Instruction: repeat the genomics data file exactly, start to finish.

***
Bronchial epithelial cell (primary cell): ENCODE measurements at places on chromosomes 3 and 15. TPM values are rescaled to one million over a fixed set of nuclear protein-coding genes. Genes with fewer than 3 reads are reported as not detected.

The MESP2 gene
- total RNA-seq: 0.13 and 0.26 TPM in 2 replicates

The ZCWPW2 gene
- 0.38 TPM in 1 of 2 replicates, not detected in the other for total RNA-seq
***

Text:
Bronchial epithelial cell (primary cell): ENCODE measurements at places on chromosomes 3 and 15. TPM values are rescaled to one million over a fixed set of nuclear protein-coding genes. Genes with fewer than 3 reads are reported as not detected.

The MESP2 gene
- total RNA-seq: 0.13 and 0.26 TPM in 2 replicates

The ZCWPW2 gene
- 0.38 TPM in 1 of 2 replicates, not detected in the other for total RNA-seq